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(Canadian) penny for your thoughts

trahant MARK


I was in Vancouver last week for a couple of days and I went out of my way to not spend any cash. I paid for my hotel with a credit card, used a cell phone for a cup of coffee at Starbucks, and walked to a meeting so I wouldn’t need to pay for a taxi. I didn’t want the hassle of trying to spend my Canadian dollars at the last minute; I usually end up with Canadian coins with no recourse other than to “collect” them.

But staying cashless in Canada meant I missed out on the last penny. As of today, the Canadian mint will no longer make the penny. People won’t be able to use that coin at the store for purchases. Instead the clerks will round up or down the sale price to the nearest nickel. (Credit card or check purchases will still be the exact amount.)

I have been writing a lot about saving programs from the budget axe. This is a good example of something that would be easy to do, save a significant sum of money, and send a signal that it’s OK to end traditions of the past.

The United States now spends twice as much on production of the penny, and the nickel, than the coins are worth. It also makes no sense to print dollars. We should have done what Canada did twenty-five years ago with the Loonie and Twonie, the one and two dollar coins.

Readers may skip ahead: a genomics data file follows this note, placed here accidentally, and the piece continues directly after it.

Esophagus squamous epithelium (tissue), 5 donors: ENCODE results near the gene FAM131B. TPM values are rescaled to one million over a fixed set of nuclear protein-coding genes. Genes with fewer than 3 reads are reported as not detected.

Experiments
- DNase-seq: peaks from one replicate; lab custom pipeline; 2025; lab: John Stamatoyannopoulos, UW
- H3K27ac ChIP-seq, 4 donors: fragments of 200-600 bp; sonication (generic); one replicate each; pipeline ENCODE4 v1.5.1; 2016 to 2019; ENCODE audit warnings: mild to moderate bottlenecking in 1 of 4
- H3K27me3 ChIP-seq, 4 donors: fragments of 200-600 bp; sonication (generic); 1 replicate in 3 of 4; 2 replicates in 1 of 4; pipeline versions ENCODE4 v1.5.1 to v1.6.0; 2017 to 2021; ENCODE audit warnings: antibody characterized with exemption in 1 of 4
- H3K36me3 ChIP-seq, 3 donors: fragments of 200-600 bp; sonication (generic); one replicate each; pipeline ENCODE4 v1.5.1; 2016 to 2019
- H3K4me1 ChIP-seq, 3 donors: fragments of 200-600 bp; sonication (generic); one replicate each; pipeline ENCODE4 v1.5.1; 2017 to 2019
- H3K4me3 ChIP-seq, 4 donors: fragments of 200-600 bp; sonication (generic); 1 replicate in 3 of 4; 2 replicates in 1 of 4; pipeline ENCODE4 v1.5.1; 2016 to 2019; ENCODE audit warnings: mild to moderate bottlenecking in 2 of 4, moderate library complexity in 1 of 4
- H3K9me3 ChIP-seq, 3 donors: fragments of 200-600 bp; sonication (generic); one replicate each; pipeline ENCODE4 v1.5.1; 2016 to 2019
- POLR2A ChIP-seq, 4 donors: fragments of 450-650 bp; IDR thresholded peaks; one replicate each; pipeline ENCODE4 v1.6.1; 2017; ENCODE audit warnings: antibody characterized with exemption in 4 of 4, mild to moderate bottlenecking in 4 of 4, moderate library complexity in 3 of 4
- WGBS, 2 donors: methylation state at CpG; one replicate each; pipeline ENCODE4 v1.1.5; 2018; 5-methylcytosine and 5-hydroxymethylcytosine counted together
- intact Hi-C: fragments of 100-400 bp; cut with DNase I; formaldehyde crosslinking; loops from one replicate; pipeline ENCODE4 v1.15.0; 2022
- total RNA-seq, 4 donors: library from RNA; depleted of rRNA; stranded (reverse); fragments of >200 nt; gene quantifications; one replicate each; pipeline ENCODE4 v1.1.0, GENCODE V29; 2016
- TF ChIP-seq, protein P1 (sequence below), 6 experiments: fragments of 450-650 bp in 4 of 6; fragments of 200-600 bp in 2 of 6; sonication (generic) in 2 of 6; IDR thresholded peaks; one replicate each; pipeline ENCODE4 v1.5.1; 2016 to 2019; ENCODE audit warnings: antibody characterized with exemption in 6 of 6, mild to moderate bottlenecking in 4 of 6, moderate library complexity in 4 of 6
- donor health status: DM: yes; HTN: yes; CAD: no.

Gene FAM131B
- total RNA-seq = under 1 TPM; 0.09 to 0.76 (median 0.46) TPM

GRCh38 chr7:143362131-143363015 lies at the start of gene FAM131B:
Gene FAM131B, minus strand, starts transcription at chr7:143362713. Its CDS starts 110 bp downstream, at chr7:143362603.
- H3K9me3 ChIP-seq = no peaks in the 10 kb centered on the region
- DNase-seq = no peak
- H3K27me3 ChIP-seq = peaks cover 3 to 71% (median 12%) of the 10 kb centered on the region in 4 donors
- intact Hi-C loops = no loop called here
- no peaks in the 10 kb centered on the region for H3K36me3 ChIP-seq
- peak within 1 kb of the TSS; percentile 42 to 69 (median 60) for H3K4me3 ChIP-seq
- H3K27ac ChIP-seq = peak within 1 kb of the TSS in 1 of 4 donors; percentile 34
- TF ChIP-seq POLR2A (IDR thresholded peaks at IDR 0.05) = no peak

Slate magazine says the U.S. loss on the penny and nickel is about $116 million. However the magazine says the U.S. could really save money – big money — by eliminating cash all together. That would force people to use electronic transactions for everything. One study says it would save 1 percent of the Gross Domestic Product, roughly, $150 billion.

Sweden is already giving up on cash. Bjoern Ulvaeus, former member of 1970’s pop group ABBA, and a vocal proponent for a world without cash, told The Associated Press last year, “I can’t see why we should be printing bank notes at all anymore.” (Funny, one of ABBA’s hits was, “Money, Money, Money.”)

It’s no longer possible to use cash for public buses, most business, and even some banks. There are entire towns where it’s impossible to transact business with cash, The AP reports.

A cashless society would be a hurdle for many people on the reservation. I still know people who dislike banks, let alone, turning everything into a digit. But I also think there is an opportunity. Tribes could create “cash” cards, electronic devices for tribal members that would make transactions easier. And that has been the experience in Sweden. Elderly and rural are the most resistant to a cashless society, even some stores continue to accept paper and coins as a service. It could be the same in Indian Country.

Mark Trahant is a writer, speaker and Twitter poet. He lives in Fort Hall, Idaho, and is a member of The Shoshone-Bannock Tribes. Join the discussion about austerity. A new Facebook page has been set up at:

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